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Education ministry putting more metal detectors in schools

Thursday, September 20, 2018

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KINGSTON, Jamaica (JIS) — As part of its violence-prevention and early intervention efforts, the Ministry of Education, Youth and Information, through its Safety and Security in Schools Unit, has secured 500 metal detectors for the 2018/19 school year, up from the 130 detectors procured in 2017.

Director of Safety and Security in the Unit, Assistant Superintendent of Police (ASP) Coleridge Minto, who made the disclosure at the opening of the 'Chance, Choice, Change' (Triple C) Day Camp on September 19 at the Caymanas Golf and Country Club in St Catherine, said 30 walk-through scanners have also been secured for this school year, up from five in 2017.

The equipment was secured through the ministry's partnership with the United States Agency for International Development (USAID), which has provided US$3 million in funding under the Safe Schools Programme (SSP).

Minto said funding has also been provided for perimeter fencing, cameras, capacity-building training and support to uniformed groups in schools.

He noted that the introduction of these measures is part of a multifaceted approach by the ministry to create a safe school environment.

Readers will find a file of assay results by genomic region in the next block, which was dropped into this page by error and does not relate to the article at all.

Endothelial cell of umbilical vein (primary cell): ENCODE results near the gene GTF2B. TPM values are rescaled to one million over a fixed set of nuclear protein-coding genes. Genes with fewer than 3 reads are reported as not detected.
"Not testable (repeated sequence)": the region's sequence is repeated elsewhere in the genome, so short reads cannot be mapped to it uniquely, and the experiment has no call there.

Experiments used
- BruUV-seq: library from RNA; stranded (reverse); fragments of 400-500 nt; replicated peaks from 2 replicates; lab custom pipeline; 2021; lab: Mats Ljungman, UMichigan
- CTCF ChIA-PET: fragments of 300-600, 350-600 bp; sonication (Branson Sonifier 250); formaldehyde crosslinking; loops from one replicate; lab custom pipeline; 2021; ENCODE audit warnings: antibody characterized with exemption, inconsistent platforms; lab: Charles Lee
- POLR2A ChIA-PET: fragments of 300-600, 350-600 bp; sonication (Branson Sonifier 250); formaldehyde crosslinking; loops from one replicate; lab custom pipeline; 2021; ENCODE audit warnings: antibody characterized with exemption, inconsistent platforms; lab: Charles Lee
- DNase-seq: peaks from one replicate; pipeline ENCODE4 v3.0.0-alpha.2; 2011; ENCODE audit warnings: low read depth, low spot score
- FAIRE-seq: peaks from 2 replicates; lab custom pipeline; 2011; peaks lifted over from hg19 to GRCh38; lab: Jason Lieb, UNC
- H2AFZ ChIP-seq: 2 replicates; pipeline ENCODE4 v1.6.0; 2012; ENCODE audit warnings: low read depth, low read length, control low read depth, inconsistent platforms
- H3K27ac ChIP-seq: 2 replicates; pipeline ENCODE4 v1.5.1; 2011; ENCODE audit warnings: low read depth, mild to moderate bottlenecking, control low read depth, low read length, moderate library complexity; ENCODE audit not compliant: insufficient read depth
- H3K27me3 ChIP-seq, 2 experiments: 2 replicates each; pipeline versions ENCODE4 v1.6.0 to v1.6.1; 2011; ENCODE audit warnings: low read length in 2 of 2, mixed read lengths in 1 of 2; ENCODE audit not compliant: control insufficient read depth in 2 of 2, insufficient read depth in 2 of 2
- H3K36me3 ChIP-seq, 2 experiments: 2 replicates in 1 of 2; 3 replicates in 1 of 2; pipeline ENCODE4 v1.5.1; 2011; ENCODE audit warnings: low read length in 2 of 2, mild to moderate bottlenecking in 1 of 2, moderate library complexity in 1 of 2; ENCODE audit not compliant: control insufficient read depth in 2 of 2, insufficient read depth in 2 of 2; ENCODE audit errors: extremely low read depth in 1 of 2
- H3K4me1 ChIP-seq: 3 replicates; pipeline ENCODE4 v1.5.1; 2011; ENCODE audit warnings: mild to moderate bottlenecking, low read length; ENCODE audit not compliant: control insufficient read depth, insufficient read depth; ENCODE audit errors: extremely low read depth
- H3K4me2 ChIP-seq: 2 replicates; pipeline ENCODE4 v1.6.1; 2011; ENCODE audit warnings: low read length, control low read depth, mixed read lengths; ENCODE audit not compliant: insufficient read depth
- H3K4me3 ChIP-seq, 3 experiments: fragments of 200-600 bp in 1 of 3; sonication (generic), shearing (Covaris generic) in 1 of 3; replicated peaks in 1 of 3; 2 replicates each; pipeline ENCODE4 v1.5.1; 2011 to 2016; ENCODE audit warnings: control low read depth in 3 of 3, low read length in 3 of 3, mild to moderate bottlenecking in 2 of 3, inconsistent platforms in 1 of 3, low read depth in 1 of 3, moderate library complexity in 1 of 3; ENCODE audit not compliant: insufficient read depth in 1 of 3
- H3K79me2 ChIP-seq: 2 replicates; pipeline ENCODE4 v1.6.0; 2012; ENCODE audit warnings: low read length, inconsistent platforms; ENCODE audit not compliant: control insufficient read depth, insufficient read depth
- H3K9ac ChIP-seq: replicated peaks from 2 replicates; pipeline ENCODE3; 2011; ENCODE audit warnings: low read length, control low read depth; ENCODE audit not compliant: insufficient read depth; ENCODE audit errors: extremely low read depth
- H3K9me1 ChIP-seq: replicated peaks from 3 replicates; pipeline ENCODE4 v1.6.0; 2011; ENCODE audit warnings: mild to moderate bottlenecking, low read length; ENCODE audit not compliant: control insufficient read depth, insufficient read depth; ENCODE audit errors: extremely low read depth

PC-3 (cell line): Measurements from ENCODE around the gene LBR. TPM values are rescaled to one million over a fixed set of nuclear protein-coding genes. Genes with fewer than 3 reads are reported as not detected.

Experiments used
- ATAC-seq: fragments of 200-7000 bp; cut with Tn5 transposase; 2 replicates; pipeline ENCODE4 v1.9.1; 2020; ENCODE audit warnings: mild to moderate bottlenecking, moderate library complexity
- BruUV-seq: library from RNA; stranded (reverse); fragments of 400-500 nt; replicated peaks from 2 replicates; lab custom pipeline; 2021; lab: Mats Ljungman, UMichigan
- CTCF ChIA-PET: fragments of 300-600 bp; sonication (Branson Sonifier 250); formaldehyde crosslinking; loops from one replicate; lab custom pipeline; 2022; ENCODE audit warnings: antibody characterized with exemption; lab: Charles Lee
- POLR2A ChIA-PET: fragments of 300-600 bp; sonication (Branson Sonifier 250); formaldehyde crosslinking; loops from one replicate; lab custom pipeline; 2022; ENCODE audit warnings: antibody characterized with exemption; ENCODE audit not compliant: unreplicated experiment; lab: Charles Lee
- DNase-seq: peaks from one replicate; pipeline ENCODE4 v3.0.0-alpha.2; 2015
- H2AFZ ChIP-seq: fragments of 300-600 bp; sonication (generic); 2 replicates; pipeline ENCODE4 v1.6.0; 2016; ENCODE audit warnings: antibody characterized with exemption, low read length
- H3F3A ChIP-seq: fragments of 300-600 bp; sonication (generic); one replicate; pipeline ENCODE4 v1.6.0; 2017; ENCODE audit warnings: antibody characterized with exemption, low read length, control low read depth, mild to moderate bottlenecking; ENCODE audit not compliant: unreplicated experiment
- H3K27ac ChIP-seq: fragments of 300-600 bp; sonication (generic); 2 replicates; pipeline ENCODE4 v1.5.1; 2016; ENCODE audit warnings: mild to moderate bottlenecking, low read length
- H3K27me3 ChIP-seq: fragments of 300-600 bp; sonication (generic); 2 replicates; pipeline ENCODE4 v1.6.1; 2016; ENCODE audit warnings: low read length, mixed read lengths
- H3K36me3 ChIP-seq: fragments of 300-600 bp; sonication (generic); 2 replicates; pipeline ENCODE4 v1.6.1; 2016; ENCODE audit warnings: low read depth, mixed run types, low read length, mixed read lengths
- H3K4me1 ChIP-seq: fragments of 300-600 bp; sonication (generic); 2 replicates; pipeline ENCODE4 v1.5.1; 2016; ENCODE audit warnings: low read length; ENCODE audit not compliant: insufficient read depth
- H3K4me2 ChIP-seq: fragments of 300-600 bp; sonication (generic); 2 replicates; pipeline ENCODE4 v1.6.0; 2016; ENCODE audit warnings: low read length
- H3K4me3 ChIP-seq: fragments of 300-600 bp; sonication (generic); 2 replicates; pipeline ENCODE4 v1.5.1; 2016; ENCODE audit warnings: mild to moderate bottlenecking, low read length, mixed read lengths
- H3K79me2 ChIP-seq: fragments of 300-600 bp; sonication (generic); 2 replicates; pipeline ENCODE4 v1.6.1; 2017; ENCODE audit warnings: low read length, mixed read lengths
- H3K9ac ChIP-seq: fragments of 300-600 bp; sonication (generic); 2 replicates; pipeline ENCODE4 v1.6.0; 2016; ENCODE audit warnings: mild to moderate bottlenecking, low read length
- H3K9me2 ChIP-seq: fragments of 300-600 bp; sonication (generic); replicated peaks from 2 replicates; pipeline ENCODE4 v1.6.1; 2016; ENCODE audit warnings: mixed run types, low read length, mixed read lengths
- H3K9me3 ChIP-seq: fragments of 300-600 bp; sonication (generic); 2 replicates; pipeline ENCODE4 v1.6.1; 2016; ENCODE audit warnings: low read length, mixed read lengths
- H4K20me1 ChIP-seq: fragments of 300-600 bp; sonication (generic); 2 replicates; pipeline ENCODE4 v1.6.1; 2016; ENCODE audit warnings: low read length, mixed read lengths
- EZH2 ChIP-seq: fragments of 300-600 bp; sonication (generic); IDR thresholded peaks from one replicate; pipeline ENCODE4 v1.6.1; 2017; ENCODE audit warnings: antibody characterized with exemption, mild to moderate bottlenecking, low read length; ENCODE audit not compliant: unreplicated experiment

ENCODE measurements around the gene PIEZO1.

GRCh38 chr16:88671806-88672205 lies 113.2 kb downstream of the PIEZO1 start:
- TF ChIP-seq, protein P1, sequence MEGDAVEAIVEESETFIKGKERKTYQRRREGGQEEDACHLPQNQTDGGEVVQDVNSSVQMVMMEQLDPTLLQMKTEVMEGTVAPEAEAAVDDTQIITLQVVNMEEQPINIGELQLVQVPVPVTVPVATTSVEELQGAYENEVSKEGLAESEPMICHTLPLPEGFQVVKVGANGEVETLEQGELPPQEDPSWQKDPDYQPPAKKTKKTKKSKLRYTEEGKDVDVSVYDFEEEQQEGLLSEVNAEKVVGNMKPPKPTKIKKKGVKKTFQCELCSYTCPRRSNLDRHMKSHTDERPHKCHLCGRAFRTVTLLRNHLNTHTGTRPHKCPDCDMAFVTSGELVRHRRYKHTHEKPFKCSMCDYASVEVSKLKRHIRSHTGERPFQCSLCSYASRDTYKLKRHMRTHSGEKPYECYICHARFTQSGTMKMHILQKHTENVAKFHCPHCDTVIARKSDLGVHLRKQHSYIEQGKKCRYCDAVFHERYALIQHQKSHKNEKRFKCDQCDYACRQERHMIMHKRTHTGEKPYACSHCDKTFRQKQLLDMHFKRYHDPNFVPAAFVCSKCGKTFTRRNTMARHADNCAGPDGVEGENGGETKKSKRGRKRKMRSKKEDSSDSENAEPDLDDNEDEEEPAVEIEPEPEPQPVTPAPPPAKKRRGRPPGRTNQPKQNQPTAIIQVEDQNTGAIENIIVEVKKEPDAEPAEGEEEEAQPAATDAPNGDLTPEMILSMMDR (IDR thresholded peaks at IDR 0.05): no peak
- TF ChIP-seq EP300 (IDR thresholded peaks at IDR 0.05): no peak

“The SSP involves a paradigm shift in the area of student behaviour and discipline. It emphasises prevention and early intervention strategies in dealing with the social, emotional and behavioural difficulties experienced by some students,” ASP Minto explained.

One of the strategies is the behaviour modification camp, 'Chance, Choice and Change', which commenced during the summer. It targets students in school, aged 15 to 18, who have been in conflict with the law and are on probation.

Meanwhile, State Minister for Education, Youth and Information, Floyd Green, lauded the initiative and said the ministry remains committed to finding creative solutions to address the issue of deviant behaviour among youth.

“It is a great model for expanding our reach. Targeting probationers is a very good drive because we have always said we can't just focus on in-school youth; we have to focus on out-of-school youth as well. The truth is, young people interact, and when you treat with probationers and you get them on the right track... they can then become models and mentors for other young people,” he said.

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